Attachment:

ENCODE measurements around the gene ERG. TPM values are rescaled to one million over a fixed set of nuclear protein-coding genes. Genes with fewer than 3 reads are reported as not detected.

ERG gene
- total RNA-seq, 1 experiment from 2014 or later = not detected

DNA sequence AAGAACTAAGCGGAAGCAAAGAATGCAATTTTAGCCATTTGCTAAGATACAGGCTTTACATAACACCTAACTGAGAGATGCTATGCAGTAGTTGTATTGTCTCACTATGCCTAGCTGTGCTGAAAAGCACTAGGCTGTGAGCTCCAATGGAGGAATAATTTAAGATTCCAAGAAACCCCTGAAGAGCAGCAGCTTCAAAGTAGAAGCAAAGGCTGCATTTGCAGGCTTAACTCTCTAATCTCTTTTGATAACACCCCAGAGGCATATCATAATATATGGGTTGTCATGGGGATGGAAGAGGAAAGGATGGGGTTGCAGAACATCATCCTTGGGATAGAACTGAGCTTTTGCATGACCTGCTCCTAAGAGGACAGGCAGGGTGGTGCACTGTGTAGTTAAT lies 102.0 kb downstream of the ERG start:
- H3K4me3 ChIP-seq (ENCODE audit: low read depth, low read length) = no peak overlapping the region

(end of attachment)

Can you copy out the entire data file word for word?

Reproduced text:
ENCODE measurements around the gene ERG. TPM values are rescaled to one million over a fixed set of nuclear protein-coding genes. Genes with fewer than 3 reads are reported as not detected.

ERG gene
- total RNA-seq, 1 experiment from 2014 or later = not detected

DNA sequence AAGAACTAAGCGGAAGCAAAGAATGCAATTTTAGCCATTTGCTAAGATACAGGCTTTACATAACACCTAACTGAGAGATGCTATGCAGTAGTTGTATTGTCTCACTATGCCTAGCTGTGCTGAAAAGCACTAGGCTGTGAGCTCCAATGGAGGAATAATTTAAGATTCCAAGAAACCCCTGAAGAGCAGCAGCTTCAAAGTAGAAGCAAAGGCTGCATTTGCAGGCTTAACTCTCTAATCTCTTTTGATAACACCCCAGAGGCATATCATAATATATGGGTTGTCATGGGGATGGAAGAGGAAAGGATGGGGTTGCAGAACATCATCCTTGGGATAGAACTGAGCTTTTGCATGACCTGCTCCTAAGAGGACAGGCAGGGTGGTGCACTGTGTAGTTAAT lies 102.0 kb downstream of the ERG start:
- H3K4me3 ChIP-seq (ENCODE audit: low read depth, low read length) = no peak overlapping the region